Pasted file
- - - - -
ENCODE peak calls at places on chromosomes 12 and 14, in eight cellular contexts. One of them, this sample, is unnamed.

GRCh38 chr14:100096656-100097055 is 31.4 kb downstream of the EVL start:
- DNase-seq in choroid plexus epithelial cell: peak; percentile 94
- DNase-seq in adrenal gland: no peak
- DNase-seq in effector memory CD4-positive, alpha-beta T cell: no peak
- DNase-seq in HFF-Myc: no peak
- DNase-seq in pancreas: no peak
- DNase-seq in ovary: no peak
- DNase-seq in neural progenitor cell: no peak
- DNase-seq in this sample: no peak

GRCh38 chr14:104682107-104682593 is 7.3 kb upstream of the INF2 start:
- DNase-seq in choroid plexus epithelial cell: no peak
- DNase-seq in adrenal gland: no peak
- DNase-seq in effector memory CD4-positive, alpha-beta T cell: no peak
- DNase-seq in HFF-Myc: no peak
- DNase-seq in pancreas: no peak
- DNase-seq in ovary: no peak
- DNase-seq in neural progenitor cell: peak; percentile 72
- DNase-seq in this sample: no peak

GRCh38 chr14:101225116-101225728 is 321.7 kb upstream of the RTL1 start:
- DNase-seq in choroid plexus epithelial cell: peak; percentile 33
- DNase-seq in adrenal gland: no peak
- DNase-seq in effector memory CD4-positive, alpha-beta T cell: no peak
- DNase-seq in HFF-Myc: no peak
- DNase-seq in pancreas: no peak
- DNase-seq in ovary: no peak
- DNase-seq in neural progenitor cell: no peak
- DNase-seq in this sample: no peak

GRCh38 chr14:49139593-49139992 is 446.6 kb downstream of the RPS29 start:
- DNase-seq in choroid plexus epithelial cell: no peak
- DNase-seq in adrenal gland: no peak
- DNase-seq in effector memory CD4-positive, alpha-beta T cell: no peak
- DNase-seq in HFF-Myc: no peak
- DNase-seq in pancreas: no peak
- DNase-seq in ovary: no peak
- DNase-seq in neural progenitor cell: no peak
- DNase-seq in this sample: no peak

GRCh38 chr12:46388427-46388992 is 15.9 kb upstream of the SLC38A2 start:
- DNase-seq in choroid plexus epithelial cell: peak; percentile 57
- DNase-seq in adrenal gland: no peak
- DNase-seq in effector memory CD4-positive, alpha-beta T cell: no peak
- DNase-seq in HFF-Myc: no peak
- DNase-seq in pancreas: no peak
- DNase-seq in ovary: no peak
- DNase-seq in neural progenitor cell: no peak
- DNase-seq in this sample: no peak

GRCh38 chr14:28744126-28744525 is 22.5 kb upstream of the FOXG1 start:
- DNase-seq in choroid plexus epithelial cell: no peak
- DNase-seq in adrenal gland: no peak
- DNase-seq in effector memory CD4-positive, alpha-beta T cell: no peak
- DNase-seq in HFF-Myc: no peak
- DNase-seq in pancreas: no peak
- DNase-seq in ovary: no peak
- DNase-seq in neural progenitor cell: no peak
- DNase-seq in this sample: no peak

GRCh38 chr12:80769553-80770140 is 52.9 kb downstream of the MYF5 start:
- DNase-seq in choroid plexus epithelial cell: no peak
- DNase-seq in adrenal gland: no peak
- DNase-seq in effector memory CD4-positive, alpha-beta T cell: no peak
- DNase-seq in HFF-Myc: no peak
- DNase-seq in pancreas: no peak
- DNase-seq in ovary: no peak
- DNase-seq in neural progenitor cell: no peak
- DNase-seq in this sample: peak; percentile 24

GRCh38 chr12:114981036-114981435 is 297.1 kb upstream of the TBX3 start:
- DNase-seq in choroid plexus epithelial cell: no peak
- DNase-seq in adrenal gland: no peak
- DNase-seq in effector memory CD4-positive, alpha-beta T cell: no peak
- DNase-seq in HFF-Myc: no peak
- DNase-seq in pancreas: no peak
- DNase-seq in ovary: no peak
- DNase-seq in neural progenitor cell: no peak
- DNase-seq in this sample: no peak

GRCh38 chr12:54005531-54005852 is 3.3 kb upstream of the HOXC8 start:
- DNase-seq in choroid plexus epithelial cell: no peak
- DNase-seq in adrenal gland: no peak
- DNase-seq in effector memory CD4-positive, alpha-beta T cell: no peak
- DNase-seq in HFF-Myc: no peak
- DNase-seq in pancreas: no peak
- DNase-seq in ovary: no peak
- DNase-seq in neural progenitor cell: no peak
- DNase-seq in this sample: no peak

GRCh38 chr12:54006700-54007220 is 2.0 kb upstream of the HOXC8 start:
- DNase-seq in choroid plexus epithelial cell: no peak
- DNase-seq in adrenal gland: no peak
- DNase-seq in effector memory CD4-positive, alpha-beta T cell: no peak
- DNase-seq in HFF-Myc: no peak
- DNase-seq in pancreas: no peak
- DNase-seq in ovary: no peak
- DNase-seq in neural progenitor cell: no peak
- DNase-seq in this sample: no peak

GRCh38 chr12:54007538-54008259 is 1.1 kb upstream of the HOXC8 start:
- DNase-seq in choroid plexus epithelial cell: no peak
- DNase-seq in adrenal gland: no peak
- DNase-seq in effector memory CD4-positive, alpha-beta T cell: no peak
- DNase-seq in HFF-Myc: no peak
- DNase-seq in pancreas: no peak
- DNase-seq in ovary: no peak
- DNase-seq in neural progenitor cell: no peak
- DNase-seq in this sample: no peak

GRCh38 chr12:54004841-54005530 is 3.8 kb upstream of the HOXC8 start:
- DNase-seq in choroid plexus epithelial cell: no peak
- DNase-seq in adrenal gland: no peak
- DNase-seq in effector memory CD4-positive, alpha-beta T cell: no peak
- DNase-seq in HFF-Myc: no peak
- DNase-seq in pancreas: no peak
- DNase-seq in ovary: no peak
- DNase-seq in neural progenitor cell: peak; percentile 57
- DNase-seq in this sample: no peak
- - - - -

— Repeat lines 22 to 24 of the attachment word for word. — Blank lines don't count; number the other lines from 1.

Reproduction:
- DNase-seq in adrenal gland: no peak
- DNase-seq in effector memory CD4-positive, alpha-beta T cell: no peak
- DNase-seq in HFF-Myc: no peak